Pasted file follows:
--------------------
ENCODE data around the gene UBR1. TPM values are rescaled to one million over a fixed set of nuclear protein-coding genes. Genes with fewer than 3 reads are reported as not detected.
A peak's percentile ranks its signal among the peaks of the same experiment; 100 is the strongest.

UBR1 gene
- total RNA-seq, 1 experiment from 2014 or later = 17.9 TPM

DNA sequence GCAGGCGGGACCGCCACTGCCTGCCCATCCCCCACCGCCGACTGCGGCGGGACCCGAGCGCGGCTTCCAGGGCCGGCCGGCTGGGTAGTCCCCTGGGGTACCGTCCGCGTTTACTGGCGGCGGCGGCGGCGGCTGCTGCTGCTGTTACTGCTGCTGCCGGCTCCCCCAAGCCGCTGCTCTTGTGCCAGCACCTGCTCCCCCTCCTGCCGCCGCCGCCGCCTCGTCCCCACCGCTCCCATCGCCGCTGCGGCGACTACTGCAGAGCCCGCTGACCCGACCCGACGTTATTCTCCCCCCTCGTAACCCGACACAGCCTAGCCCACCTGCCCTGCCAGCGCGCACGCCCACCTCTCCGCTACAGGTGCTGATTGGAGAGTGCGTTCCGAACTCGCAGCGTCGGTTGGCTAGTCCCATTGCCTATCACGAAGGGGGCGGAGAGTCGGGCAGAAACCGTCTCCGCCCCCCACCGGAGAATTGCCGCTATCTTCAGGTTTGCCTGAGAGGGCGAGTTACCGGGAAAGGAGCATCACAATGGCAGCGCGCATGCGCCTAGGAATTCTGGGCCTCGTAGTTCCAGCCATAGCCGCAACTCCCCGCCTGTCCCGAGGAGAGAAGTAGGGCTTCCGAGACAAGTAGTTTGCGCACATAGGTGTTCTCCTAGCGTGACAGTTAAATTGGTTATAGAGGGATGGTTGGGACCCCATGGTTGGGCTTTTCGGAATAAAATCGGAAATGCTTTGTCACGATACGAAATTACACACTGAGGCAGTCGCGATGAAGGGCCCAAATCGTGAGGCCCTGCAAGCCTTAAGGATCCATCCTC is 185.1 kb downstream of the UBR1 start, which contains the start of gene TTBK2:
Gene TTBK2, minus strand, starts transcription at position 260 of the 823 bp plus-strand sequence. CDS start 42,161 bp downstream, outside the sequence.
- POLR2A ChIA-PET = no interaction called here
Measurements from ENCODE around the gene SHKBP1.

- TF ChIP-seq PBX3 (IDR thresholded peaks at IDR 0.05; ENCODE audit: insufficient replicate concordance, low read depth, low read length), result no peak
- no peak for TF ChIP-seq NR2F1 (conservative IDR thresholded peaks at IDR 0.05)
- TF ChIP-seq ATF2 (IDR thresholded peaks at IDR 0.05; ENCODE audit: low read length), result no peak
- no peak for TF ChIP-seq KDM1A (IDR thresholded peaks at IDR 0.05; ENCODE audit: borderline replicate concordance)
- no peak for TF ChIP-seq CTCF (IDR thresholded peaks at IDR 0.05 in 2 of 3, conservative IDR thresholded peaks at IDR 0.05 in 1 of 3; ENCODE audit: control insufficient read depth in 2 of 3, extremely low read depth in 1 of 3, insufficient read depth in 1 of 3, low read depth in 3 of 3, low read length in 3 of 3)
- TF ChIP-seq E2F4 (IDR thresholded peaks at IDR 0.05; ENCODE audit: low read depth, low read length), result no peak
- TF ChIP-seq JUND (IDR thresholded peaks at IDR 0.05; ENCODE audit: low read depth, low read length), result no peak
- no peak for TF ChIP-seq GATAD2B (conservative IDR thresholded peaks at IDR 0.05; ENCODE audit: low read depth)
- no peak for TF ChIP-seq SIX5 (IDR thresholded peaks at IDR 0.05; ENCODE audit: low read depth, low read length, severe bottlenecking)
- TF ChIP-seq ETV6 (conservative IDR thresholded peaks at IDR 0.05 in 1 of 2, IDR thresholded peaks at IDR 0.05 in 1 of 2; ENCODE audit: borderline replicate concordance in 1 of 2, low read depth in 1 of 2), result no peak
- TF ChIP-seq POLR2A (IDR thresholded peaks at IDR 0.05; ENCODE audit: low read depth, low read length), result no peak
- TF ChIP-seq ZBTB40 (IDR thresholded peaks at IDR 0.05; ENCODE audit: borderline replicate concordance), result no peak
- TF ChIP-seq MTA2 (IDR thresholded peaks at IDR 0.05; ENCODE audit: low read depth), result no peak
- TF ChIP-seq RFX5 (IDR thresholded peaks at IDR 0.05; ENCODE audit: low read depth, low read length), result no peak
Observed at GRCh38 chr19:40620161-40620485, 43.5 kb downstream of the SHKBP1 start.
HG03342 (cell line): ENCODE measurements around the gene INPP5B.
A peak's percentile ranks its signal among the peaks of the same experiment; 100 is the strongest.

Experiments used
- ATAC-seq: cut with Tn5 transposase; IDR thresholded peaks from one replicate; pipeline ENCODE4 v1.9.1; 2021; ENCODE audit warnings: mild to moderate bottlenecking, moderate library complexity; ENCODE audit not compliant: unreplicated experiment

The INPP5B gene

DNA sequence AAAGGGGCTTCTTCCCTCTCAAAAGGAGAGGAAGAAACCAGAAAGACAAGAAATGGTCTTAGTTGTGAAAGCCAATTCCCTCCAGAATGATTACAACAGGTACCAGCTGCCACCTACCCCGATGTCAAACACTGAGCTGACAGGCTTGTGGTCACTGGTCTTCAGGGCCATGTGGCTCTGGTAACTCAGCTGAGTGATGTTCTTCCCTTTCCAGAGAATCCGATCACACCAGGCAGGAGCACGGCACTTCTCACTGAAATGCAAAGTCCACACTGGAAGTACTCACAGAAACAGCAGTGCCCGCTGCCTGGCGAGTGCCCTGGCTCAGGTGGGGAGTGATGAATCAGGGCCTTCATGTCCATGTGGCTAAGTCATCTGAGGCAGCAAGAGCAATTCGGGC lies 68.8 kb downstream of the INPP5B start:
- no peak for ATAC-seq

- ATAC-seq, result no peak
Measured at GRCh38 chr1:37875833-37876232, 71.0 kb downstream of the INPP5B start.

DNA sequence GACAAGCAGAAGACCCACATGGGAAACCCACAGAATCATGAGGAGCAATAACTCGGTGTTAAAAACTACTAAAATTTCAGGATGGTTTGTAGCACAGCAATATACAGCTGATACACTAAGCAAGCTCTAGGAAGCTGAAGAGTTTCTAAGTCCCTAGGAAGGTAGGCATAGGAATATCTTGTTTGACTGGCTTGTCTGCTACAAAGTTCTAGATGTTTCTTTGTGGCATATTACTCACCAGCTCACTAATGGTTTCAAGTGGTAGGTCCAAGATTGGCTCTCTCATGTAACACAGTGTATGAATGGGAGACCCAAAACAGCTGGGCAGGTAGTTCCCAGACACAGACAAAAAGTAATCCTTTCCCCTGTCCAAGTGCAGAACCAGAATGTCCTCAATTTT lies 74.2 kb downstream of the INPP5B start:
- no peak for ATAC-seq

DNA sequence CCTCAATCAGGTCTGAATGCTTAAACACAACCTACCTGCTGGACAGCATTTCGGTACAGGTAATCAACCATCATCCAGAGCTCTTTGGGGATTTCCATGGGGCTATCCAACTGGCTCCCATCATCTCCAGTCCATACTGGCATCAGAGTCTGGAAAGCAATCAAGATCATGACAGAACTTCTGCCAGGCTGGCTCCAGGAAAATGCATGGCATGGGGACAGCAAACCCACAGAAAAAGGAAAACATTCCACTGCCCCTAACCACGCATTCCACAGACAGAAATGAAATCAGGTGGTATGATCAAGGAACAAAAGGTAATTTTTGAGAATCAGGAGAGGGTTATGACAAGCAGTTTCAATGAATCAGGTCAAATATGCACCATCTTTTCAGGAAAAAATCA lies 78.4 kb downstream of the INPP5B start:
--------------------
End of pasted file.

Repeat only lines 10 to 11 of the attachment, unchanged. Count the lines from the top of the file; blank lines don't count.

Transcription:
- no peak for TF ChIP-seq NR2F1 (conservative IDR thresholded peaks at IDR 0.05)
- TF ChIP-seq ATF2 (IDR thresholded peaks at IDR 0.05; ENCODE audit: low read length), result no peak